Absolute Queen Rocks Gown As He's Crowned High School Homecoming Royalty

Brandon Allen's principal had a message for online haters after his Tennessee high school shared a stunning picture of him receiving his crown in a gold dress.
White Station High School student Brandon Allen was crowned Homecoming Royalty.
White Station High School student Brandon Allen was crowned Homecoming Royalty.

Memphis, Tennessee, high school student Brandon Allen gives the title of “homecoming queen” new meaning.

The White Station High School senior was crowned Homecoming Royalty on Friday night ― and accepted his title in a fabulous gold sequin gown.

Allen, who is the self-proclaimed “Queen of Extra” and identifies as gay, told HuffPost he chose to wear the gown because he truly believes he is royalty. “So I want to rock a dress and look like a queen,” he said.

The school shared a snap of Allen in his dress on Facebook, congratulating him on the win:

The post drew hundreds of comments and shares from people around the country who praised Allen’s bravery and the school’s progressive outlook on the competition.

Principal Carrye Holland had a measured reply for haters.

“Here’s the thing: it’s Brandon’s right to run for homecoming court under Title IX. It’s the students’ choice of who they want to support as homecoming royalty,” Holland wrote in the comments section.

“I’m exceedingly proud to be the principal of our amazing school,” she continued. “You don’t have to agree but disrespectful comments will be deleted. WSHS loves and supports everyone regardless of who they are or what they believe. Thank you for the love and light from so many of you.”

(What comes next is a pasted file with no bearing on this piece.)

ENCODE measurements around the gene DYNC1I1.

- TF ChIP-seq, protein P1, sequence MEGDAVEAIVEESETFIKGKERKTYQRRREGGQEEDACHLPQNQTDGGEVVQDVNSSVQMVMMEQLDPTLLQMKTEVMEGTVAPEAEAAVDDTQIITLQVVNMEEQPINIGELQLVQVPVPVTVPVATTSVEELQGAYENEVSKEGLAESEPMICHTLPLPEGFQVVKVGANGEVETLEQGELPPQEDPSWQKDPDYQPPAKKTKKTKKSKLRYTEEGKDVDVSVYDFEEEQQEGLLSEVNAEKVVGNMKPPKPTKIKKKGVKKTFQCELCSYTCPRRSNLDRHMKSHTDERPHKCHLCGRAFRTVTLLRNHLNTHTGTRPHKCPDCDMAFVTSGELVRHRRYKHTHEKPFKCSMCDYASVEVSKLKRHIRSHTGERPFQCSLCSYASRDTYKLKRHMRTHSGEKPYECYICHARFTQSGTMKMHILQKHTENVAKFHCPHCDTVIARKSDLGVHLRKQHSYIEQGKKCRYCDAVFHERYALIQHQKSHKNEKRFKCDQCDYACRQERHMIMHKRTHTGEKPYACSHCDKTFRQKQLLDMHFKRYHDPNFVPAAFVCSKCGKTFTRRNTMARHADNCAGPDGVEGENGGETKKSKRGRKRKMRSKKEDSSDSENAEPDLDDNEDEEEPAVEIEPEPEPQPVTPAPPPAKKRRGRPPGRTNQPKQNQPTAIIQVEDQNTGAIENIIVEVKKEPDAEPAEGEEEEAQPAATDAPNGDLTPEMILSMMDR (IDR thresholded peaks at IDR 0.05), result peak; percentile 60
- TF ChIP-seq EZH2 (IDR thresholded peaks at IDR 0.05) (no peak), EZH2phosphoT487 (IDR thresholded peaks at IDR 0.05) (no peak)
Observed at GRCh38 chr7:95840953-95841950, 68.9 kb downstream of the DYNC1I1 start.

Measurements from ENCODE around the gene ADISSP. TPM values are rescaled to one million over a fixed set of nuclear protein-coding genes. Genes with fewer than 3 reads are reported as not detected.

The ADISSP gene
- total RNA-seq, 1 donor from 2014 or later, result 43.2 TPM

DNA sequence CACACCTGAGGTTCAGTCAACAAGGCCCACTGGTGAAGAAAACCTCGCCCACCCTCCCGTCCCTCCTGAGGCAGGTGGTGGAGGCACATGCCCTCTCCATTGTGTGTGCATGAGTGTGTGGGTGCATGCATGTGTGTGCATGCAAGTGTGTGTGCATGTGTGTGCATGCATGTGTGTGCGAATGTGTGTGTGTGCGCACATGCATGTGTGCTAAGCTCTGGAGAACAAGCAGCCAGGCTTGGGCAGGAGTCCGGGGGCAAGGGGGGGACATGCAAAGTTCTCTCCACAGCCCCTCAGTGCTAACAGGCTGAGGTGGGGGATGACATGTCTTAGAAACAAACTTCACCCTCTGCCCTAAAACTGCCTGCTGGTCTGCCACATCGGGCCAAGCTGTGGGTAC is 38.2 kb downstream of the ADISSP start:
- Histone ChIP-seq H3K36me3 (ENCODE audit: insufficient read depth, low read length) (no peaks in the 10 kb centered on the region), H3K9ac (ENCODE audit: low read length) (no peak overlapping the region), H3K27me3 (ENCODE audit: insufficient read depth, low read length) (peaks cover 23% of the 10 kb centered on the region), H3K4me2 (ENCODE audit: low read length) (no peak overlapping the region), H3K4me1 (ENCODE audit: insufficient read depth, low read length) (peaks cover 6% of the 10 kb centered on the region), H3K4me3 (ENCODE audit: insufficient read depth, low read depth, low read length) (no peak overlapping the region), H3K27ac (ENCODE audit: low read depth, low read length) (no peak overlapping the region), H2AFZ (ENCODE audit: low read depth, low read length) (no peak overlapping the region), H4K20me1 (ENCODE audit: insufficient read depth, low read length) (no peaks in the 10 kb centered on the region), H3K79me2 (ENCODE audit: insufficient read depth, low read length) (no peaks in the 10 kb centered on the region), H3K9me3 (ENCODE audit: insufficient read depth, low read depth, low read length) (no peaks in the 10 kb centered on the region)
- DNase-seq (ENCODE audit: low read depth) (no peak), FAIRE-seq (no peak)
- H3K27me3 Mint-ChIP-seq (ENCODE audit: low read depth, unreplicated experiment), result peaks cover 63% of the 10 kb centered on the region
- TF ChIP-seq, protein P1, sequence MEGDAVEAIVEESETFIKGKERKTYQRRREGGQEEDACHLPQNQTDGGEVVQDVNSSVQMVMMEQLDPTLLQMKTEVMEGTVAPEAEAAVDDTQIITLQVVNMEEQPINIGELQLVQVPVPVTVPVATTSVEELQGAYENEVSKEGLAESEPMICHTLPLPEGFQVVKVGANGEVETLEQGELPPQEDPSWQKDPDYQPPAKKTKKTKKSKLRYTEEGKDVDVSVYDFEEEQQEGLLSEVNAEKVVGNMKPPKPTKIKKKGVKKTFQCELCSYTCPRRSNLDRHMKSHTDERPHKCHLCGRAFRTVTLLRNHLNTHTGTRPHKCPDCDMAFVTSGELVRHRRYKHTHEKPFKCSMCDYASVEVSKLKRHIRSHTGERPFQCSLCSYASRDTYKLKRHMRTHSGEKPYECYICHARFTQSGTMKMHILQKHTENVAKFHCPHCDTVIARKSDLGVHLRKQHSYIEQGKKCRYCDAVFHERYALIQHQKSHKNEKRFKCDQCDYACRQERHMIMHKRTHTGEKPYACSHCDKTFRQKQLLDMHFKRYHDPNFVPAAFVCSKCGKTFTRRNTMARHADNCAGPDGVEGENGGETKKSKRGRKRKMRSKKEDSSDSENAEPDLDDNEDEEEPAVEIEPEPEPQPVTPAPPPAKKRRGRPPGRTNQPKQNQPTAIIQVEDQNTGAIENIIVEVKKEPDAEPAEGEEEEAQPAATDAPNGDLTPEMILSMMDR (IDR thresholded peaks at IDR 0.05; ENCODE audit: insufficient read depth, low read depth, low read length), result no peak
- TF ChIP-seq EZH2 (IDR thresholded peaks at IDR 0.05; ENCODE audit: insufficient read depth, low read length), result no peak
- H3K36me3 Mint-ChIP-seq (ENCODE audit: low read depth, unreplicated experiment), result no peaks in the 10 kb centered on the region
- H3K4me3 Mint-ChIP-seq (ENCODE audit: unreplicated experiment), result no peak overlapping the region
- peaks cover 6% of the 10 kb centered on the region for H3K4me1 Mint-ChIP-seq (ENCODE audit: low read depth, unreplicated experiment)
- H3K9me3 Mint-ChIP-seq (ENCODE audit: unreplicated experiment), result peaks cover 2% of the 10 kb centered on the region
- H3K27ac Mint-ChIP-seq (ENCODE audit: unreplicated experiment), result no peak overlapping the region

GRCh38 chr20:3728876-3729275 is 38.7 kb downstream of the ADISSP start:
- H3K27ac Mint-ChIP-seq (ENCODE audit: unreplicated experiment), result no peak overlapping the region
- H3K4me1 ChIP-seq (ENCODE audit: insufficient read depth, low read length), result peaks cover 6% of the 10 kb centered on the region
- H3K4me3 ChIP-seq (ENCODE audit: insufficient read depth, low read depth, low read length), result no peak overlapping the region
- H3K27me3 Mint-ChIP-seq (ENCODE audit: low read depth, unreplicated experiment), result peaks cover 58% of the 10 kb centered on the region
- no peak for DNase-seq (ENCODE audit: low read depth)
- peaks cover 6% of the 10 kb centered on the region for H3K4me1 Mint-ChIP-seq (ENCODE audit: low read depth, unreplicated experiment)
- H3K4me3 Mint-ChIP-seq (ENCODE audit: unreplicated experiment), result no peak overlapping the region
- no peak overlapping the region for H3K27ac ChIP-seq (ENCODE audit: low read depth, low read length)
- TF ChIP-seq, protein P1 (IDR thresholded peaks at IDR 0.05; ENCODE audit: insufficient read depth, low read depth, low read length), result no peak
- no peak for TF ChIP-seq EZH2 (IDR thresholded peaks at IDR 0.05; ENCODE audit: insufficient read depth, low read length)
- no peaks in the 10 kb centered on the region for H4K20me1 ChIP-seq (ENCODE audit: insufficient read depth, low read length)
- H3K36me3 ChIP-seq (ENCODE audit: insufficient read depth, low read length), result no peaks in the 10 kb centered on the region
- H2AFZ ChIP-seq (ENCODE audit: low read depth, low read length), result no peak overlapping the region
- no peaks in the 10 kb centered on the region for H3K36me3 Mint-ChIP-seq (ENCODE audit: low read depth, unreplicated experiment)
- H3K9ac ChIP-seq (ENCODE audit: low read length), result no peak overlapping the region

White Station High School made the switch to gender-neutral titles this year, forgoing the traditional titles of homecoming king and queen.

Emmett Campbell, the student photographer who snapped the picture of Allen, said his principal had made a phenomenal impact at the school since she stepped up from her previous role as vice principal this year.

“She genuinely cares about us as students and puts in the effort to make us feel comfortable at school,” Campbell told HuffPost.

Joris Ray, the superintendent of Memphis’ Shelby County Schools, said he supported efforts to boost student voice and expression:

Allen said he’d been stressing before the event, and described his win as a big relief. Of the negative Facebook posts, he said: “I don’t really care.”

“I am so happy my principal stood up for me,” Allen added. “She is such an awesome principal.”

His message to other students looking to break down barriers: “Don’t you dare ever change yourself for anyone else but you! You are beautiful you are unique and you’re special. Don’t ever second guess your existence or feelings for a second.”

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